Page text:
> > So my basic question is: how would the above fit with Riak?  Alternatively,
> > what else should I consider?
> > 
> > Some more details and speculation:
> > 
> > - A typical image might contain 10 million 16 bit values, so is of around
> >   20MB in size (and will get bigger as technology improves).
> > 
> > - A typical process could involve anything from 1 to hundreds of images.
> > 
> > - I have no problem with using Erlang for high level code, but would expect
> >   to delegate image processing to C, Fortran, or OpenCL (if GPUs were
> >   available on nodes; I know an OpenCL package exists for Erlang).
> > 
> > - Integration with numerical Python or IDL or Matlab or similar would be an
> >   unexpected plus.
> > 
> > - I imagine (but have done no tests so have no real idea how much time would
> >   be spent in number-crunching, compared to data movement) that for
> >   efficiency it might (sometimes) be best to have mutable, memory mapped
> >   access to the images in a map-reduce "task".
> > 
> > - But exactly when processes would mutate image data, and when they would
> >   create new images, is not yet clear.
> > 
> > - If images awere immutable then you could consider the data processing as a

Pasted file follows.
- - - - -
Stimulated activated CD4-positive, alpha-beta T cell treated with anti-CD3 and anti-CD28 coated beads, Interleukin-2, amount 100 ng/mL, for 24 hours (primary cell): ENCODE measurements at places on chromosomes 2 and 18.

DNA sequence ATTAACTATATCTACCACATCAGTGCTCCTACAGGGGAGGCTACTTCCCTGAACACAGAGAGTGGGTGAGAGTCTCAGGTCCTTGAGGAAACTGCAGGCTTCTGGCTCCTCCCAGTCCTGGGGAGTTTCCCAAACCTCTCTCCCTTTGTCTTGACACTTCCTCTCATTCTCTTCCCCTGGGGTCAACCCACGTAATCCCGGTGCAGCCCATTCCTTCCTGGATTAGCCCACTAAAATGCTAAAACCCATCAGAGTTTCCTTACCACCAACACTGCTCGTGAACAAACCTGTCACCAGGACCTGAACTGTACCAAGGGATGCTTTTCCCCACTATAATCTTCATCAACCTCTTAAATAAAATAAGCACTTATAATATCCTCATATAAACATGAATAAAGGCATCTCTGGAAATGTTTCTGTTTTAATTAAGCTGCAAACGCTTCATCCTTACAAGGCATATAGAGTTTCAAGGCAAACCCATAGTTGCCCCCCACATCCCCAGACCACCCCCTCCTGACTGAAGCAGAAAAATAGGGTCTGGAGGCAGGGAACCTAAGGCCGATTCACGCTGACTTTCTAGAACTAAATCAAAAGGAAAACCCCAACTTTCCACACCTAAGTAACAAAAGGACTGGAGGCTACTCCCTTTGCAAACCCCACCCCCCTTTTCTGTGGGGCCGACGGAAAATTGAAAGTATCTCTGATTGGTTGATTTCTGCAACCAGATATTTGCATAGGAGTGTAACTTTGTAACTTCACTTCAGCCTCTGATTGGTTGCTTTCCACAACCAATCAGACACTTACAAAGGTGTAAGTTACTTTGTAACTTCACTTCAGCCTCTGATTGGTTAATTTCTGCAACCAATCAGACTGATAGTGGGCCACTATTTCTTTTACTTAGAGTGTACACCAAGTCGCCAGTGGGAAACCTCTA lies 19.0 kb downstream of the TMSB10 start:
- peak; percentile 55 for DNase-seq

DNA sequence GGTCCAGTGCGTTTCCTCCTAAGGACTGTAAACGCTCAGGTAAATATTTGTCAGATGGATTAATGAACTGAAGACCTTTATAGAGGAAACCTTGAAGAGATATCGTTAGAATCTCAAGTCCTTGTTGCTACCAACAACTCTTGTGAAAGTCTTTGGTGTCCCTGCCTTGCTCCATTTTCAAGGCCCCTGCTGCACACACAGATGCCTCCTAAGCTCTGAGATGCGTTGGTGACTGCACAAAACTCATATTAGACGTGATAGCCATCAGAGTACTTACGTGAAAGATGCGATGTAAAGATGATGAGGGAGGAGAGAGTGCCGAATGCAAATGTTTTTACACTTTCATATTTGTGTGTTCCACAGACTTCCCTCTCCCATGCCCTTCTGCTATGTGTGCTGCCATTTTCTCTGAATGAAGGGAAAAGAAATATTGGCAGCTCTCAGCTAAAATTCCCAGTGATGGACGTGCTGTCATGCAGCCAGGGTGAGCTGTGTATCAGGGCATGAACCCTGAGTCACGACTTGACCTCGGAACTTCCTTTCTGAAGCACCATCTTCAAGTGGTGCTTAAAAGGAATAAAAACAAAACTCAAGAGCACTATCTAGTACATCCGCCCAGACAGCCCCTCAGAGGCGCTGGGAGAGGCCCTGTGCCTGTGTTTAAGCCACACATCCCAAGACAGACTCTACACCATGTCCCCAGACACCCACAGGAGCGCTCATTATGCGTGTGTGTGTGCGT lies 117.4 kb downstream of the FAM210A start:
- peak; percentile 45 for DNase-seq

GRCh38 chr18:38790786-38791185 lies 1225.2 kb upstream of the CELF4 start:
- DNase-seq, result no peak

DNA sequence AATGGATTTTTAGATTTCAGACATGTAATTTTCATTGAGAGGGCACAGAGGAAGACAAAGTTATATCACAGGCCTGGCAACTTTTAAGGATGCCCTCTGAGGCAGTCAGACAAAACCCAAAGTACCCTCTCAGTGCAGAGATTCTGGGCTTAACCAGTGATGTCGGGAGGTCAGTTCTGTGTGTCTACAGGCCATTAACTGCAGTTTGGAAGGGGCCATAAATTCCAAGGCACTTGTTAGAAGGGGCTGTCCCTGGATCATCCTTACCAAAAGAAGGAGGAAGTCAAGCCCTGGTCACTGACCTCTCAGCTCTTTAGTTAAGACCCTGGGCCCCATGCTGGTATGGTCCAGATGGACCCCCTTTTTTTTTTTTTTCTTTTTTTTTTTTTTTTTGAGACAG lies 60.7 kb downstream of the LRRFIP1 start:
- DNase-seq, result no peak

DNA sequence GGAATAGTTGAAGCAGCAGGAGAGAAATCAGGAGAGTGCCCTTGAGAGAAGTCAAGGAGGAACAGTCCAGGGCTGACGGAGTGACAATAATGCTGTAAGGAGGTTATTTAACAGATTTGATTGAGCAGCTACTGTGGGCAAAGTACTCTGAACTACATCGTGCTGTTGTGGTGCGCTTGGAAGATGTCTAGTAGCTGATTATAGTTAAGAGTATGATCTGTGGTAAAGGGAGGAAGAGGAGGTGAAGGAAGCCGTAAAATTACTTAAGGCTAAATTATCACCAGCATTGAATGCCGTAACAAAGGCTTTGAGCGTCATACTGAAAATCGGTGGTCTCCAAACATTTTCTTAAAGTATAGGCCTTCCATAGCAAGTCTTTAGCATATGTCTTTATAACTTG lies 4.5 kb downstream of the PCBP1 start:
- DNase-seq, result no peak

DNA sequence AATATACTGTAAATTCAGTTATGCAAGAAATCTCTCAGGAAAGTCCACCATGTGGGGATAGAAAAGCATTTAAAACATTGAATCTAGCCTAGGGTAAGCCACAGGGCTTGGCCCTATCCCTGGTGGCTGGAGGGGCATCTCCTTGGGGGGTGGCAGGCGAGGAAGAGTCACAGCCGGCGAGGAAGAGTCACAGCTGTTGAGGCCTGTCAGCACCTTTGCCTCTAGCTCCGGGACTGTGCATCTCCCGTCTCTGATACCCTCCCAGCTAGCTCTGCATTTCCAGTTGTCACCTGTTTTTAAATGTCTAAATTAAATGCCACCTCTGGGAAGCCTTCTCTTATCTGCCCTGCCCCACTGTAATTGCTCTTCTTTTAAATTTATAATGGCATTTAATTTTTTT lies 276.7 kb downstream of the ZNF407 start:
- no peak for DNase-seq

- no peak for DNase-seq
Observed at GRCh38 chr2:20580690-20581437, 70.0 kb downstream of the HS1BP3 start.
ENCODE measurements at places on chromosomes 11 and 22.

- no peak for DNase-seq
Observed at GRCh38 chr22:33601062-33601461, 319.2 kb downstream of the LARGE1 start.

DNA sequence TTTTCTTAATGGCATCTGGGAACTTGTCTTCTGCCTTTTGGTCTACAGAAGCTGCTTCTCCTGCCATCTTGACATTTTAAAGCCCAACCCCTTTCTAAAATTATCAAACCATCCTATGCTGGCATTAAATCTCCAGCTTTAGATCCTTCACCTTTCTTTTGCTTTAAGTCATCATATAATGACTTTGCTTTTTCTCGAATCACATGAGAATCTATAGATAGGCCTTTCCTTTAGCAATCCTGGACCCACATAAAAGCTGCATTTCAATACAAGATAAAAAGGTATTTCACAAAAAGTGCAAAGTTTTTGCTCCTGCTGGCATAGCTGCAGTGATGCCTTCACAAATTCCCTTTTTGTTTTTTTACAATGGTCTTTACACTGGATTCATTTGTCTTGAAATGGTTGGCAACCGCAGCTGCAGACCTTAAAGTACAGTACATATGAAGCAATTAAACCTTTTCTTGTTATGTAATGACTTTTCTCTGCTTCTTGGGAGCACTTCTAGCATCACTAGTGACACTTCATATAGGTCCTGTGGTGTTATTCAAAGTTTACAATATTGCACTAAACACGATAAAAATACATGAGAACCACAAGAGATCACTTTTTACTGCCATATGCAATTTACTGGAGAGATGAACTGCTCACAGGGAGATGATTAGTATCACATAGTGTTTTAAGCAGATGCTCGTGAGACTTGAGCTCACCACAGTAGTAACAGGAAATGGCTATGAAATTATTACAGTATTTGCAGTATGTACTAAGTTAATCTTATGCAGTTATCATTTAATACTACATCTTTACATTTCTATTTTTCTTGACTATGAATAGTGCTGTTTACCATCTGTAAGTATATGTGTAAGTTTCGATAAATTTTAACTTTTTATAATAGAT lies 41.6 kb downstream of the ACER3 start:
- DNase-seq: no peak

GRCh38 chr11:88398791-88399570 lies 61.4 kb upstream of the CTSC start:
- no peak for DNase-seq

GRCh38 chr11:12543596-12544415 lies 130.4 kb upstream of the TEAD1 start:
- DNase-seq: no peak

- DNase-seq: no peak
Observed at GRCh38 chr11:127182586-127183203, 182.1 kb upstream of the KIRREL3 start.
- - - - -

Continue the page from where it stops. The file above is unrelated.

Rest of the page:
> >   directed graph of images.  Re-processing with modified parameters (a common
> >   occurence as the astronomer "tweaks" the reduction) might re-use some
> >   points in the graph to avoid duplicating previous work.  Some kind of
> >   "garbage collection" could then be required to delete older images.
> > 
> > - Some processing will require combining images on different nodes.
> > 
> > - Something must preserve a history of the processing required to generate
> >   each image.  I assume this would be managed by the high-level code, but
> >   it's possible "data provenance" is already available in Riak, or supported
> >   by some library?
> > 
> > - Most tasks would be expressed in terms of kernel operations (eg add two
> >   images) taken from some library, but astronomers may want to add completely
> >   new code.
> > 
> > If you've read this far I'd love to hear of any thoughts that pop into your
> > head in response to the above.  Possible problems?  Technical details of Riak
> > that might help?  Similar projects?
> > 
> > Thanks,
> > Andrew
> >